* Copper near 4-year high, boding well for 2018 growth
* Stocks up but iPhone X concerns weigh on tech
* Strong global growth expectations weigh on dollar (Updates to U.S. market open, changes byline and dateline, previous LONDON)
By Trevor Hunnicutt
Dec 27 (Reuters) - World stocks edged higher on Wednesday as a strong rally in copper buoyed expectations for a strong year for the global economy in 2018 and helped mitigate concerns over the technology sector triggered by reports of soft iPhone X demand.
Copper prices rocketed to multi-year highs, pushing the MSCI world equity index, which tracks shares in 47 countries, up 0.30 percent. The metal, used in construction and machinery, is seen as a proxy for global growth.
“The rally in copper supports expectations that 2018 is going to be a strong year for synchronized global growth,” said Greg McKenna, chief strategist at AxiTrader.
Copper rose 1.29 percent to $7,217.00 a tonne, its highest in nearly four years, on expectations of robust demand from top consumer China in 2018.
Shares in Asia, Europe and the United States advanced, shaking off reports of lackluster demand for Apple Inc’s iPhone X. Trading during the holiday week was thin, with many traders and investors away ahead of New Year’s Day.
MSCI’s broadest index of Asia-Pacific shares closed 0.25 percent higher. The pan-European FTSEurofirst 300 index rose 0.09 percent. Emerging market stocks rose 0.53 percent.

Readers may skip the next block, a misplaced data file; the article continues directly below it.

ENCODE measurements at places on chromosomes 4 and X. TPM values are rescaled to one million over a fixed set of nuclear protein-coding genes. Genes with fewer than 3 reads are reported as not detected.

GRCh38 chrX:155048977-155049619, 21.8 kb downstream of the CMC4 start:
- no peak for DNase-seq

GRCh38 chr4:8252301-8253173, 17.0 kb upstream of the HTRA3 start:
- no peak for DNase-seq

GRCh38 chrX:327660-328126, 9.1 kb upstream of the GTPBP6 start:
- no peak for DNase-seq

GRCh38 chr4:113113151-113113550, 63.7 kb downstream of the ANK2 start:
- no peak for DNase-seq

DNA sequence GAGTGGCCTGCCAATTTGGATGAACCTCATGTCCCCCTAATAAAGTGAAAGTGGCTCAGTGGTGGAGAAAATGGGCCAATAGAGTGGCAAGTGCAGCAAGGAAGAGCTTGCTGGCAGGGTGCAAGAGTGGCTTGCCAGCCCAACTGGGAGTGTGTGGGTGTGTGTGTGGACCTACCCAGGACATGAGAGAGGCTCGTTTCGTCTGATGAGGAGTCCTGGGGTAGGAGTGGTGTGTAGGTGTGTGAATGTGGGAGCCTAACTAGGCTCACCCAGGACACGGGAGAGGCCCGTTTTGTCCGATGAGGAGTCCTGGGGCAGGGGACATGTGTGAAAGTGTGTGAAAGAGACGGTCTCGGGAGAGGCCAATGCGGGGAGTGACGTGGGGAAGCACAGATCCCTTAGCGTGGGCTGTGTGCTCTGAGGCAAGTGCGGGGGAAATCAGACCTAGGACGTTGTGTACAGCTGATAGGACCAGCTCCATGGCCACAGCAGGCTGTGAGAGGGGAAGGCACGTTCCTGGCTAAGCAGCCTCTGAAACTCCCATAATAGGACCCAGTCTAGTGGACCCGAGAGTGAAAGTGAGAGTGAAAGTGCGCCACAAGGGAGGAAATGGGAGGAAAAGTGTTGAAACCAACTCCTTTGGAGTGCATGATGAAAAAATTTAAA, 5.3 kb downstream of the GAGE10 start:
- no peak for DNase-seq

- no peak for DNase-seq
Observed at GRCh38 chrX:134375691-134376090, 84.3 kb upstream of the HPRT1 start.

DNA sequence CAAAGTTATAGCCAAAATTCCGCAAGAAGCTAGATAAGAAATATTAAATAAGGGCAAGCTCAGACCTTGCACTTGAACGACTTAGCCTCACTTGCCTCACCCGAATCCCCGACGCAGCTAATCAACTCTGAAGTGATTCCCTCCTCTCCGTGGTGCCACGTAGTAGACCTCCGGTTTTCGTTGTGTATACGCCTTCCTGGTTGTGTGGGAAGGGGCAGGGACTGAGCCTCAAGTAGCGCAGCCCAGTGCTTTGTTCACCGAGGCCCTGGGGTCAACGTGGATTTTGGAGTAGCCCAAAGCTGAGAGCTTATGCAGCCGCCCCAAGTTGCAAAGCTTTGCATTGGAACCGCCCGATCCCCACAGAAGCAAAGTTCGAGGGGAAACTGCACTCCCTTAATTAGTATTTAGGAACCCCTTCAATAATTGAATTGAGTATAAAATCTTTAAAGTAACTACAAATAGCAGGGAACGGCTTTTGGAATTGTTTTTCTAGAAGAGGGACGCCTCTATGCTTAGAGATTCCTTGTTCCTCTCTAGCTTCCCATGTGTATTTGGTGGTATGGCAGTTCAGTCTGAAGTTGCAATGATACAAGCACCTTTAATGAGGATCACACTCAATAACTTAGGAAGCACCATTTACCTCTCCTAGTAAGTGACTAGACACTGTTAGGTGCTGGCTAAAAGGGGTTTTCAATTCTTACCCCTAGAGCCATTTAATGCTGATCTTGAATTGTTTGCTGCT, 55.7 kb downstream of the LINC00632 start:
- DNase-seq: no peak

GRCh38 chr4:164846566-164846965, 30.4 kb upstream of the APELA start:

Apple sagged 0.38 percent, one day after shares posted their worst single-day percentage fall since Aug. 10. The drop came after Taiwan’s Economic Daily cited unidentified sources as saying Apple would slash its sales forecast for its flagship phone in the current quarter.
The Dow Jones Industrial Average rose 35.67 points, or 0.14 percent, to 24,781.88, the S&P 500 gained 4.36 points, or 0.16 percent, to 2,684.86 and the Nasdaq Composite added 17.61 points, or 0.25 percent, to 6,953.86.
The dollar fell 0.28 percent against a basket of major currencies as commodity-linked currencies gained and as traders bet improved global growth would spur major central banks to begin reducing monetary stimulus in 2018.
U.S. crude fell 0.52 percent to $59.66 per barrel and Brent was last at $66.02, down 0.66 percent after moving to multi-year highs a day earlier on supply concerns.
Though stocks inched up, there was an undercurrent of nervousness in the market that pushed some investors into government bonds, pushing their yields lower.
Benchmark 10-year notes last rose 7/32 in price to yield 2.443 percent, from 2.467 percent late on Tuesday.
“Geo-political risks have notched a little higher, supporting rates markets,” said Mizuho’s head of rates Peter Chatwell, referring in particular to a renewal in tensions around North Korea.
The United States announced sanctions on two North Korean officials behind their country’s ballistic missile program on Tuesday after the U.N. Security Council unanimously imposed new sanctions on North Korea last week.
“The North Korean statement that U.N. sanctions are an act of war is, as tends to be the case, an exaggeration, but nevertheless, the market has no choice but to price it. Some safe-haven positioning is a natural reaction,” said Chatwell.
Additional reporting by Abhinav Ramnarayan and Swati Pandey; Editing by Bernadette Baum